Sunday, August 23, 2020

CSU's Trial Garden helps meet Rocky Mountain plant growing challenge



“The misfortune of a young man who returns to his native land after years away is that he finds his native land foreign; whereas the lands he left behind remain for ever like a mirage in his mind.
However, misfortune can itself sow seeds of creativity.

 ― Brian Aldiss, Hothouse


Ideas for garden growth in an uncertain state

By Rob Carrigan,

Like the blooming flowers, bees and butterflies, the land has always been there. It is you, who must return.  As a native, every year now, even if just driving by in late summer and early fall, I appreciate the fragrance, and pageantry — the show of colors — on College Avenue in Fort Collins, on the grounds of what was once the Fort Collins High School.

"The outdoor display and test areas at the Annual Flower Trial Garden were established to allow students, researchers, industry representatives, homeowners and extension personnel to learn, teach and evaluate through horticultural research and demonstration projects conducted in the unique environmental conditions of the Rocky Mountain/High Plains region," says Annual Flower Trial Garden site.

The garden is open every day, at no cost to those who wish to visit.  And as any native gardener can attest, sharing ideas and getting plants to survive here, can be a challenge that takes creativity.

"Methods of gardening in this moderate Western region are a strange mixture of gardening practices at best. (Mysticism and luck, at worst.) Mostly, you will have to use what I call 'common sense gardening,' says Herb Gundell, in his "Complete Guide to Rocky Mountain Gardening."

"We cannot depend very much on the weather, on the the seasons or the soils of the Rocky Mountain territory, so don't let any weather changes take you by surprise. All have to be treated with savvy and measure of suspicion," says Gundell.

"The entire garden is planted with annuals from late May through October. Pansies are planted in the fall and are on display through early spring. The perennial trials are displayed year round across the street in front of the Center for the Arts," according to Trial Garden information.

The W. D. Holley Plant Environmental Research Center (PERC), located at 630 W. Lake Street on the Colorado State University campus, has been a part of CSU since 1971. In 1992, Dr. James E. Klett began his role as Director of PERC and became the Faculty Coordinator for the trial program. David Staats also joined the department around this time as a Horticulture Research Associate. Together Klett and Staats conduct all of the activities and staff required to produce a beautiful garden and successful trial program each year.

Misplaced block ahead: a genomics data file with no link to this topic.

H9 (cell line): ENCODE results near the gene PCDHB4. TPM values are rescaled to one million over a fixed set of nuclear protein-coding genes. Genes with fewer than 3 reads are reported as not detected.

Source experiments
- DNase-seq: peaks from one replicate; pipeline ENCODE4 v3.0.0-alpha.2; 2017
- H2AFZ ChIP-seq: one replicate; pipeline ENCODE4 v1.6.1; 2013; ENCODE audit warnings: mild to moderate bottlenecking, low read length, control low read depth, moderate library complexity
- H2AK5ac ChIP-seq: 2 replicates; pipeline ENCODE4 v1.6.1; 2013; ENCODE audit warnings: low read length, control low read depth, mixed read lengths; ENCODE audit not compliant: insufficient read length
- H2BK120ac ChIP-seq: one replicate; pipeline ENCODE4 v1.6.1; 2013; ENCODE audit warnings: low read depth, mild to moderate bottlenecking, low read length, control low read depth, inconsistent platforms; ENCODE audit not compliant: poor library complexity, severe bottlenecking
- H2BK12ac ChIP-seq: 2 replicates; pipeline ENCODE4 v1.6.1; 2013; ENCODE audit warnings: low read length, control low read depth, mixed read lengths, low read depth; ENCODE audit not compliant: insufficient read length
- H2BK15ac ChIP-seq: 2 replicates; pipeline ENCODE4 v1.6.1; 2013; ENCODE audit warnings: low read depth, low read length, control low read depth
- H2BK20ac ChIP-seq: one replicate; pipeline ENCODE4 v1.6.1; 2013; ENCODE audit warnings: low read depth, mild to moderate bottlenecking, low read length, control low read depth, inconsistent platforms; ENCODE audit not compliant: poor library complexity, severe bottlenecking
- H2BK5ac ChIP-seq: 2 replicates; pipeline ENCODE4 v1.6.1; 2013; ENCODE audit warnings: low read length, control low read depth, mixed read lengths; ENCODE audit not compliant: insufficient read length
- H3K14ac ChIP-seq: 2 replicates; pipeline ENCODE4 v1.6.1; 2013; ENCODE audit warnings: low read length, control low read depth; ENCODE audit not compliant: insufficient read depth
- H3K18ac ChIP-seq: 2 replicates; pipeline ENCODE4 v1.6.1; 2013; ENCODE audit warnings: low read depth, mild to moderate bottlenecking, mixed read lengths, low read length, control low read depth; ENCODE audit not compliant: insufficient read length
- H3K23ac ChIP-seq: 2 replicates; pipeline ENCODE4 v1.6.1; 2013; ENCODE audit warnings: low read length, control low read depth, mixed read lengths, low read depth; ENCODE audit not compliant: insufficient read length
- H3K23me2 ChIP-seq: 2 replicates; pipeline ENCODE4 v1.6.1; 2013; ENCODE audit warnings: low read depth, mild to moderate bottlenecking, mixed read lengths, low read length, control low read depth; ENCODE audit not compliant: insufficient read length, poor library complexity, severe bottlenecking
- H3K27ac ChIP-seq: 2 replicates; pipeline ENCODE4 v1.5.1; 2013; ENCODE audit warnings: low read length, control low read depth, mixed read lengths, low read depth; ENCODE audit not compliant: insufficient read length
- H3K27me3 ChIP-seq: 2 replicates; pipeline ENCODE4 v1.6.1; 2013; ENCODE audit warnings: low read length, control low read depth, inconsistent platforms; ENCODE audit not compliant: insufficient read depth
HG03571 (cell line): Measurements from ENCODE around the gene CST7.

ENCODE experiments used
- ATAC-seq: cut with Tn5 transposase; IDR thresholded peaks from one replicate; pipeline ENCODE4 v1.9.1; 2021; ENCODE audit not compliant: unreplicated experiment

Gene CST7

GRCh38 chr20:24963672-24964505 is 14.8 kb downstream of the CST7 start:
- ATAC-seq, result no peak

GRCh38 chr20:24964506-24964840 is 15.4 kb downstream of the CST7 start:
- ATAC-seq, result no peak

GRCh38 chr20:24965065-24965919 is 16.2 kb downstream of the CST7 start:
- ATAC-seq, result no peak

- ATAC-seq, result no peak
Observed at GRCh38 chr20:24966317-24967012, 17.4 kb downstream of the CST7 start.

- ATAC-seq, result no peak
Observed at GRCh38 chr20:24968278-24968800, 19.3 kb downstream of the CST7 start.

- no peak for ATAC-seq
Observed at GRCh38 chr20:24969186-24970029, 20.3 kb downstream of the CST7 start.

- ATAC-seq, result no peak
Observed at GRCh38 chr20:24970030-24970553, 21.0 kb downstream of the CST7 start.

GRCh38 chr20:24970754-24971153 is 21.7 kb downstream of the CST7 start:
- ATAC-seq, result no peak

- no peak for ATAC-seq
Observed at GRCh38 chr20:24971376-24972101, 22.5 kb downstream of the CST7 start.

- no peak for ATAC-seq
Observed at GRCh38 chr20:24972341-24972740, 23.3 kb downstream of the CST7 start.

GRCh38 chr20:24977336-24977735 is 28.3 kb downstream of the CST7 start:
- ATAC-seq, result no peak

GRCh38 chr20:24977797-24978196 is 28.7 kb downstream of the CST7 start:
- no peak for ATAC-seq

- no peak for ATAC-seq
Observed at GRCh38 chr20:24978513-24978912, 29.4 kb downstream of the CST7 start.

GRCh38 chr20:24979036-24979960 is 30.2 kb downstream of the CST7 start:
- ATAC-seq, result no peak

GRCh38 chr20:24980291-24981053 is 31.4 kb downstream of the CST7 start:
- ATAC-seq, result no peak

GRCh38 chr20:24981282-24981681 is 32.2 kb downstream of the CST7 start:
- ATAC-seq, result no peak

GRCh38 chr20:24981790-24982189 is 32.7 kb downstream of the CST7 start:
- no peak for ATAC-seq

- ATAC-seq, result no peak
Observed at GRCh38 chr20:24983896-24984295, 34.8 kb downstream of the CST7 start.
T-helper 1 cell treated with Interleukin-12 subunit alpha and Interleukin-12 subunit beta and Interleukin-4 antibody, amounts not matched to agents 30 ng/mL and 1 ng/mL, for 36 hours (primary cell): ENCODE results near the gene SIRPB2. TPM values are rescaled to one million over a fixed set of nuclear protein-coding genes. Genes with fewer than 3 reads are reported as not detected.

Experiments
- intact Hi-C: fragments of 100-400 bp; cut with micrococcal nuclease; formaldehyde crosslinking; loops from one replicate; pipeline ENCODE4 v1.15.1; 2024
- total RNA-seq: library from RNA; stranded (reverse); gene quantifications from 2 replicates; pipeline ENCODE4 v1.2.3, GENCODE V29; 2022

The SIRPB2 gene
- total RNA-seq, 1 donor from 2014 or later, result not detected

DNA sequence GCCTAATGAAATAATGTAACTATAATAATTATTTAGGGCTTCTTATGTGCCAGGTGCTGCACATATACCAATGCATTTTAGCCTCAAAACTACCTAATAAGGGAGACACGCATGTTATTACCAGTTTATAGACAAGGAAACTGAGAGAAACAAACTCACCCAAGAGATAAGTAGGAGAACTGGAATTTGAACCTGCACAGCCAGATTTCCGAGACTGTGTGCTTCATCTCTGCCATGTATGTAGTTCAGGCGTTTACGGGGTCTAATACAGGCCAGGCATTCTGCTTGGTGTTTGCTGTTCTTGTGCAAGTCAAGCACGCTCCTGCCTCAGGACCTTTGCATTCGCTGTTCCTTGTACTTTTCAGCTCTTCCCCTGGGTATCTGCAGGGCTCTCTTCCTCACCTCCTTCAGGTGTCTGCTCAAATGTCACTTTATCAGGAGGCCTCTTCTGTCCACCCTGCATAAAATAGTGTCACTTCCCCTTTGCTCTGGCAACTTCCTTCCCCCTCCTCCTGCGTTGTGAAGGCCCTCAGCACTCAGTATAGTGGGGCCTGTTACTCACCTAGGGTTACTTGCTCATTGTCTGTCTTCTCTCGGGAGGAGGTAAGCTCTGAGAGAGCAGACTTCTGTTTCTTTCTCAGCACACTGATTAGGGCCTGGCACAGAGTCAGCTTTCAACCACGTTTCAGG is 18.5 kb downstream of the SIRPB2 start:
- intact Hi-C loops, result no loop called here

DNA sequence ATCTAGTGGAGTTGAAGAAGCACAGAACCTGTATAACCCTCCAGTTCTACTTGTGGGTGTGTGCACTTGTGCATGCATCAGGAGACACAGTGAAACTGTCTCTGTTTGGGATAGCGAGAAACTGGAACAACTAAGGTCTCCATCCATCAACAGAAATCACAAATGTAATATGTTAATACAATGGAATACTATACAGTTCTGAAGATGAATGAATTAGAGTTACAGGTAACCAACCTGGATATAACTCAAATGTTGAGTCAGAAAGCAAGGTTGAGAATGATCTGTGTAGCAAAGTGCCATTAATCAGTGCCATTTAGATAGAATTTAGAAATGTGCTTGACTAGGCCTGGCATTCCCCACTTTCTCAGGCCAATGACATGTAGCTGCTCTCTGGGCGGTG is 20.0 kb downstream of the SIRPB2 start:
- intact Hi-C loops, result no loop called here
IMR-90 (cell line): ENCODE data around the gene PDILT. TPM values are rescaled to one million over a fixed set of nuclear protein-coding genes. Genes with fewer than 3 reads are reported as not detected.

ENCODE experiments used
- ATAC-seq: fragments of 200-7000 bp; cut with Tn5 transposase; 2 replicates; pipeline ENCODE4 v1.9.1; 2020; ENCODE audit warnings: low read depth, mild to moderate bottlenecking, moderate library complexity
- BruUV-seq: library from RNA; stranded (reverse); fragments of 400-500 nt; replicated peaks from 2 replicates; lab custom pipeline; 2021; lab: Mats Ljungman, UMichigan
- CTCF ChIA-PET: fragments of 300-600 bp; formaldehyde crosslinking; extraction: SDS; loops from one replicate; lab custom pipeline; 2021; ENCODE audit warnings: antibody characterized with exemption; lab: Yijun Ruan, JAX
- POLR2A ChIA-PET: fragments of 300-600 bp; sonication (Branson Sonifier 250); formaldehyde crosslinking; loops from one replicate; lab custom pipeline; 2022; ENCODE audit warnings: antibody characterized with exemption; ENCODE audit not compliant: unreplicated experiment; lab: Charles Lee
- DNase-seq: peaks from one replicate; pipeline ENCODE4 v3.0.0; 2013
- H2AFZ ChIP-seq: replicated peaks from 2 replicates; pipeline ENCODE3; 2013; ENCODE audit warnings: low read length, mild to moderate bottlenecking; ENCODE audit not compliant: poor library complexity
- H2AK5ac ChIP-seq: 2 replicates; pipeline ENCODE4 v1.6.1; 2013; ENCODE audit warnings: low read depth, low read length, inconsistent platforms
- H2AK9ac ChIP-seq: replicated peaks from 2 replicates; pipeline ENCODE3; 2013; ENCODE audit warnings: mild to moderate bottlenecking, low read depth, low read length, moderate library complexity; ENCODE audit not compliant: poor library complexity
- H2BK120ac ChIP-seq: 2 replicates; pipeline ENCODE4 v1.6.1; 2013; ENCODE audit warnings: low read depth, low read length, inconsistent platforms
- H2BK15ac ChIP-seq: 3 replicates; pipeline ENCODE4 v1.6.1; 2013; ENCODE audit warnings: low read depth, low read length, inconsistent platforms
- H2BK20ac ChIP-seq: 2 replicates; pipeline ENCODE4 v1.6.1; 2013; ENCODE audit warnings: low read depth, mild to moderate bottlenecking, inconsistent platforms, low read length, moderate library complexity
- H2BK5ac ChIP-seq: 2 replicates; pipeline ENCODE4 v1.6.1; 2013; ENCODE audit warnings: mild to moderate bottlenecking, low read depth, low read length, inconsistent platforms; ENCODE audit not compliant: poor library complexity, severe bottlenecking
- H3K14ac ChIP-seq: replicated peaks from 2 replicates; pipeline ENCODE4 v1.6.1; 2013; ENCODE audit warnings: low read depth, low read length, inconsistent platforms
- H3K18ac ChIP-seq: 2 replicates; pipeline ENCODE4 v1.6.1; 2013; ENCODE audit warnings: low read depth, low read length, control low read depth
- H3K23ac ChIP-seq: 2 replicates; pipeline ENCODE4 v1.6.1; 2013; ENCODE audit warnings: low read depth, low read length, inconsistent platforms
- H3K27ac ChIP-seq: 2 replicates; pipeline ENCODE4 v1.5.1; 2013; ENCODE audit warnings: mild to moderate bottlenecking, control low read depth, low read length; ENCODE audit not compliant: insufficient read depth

"The Pansy Trial program was initiated in 2003 to evaluate the capability of various Pansy and Viola varieties to overwinter in the Northern Colorado climate. The trial is also considered to be a Cool-season Crop Overwintering Trial, as we have trialed other genera, such as Delphinium and Dianthus, in the past. The relatively new Perennial Trial was initiated in the fall of 2006 at the request of our advisory committee. The intention of this trial is to test only newer perennial cultivars introduced in the past three years or less," according to the Trials site.

"Year after year, the number of participants in the trial and the number of entries in the trial grew, leading to the demand for more and more space. In 2000, the Annual Flower Trial Garden was moved from its site at PERC to the park on Remington Street that is just across from the newly remodeled CSU Center for Arts, which was the old Fort Collins High School building. 

The relocation of the garden to this more spacious and visible site furthered its mission by more effectively extending education, research and outreach to students, home gardeners, Master Gardeners, community members and Green Industry personnel. The 2.9 acre park features an additional 5,000 square feet of bedding plant space, resulting in 20,000 total square feet of bed space available for planting. 

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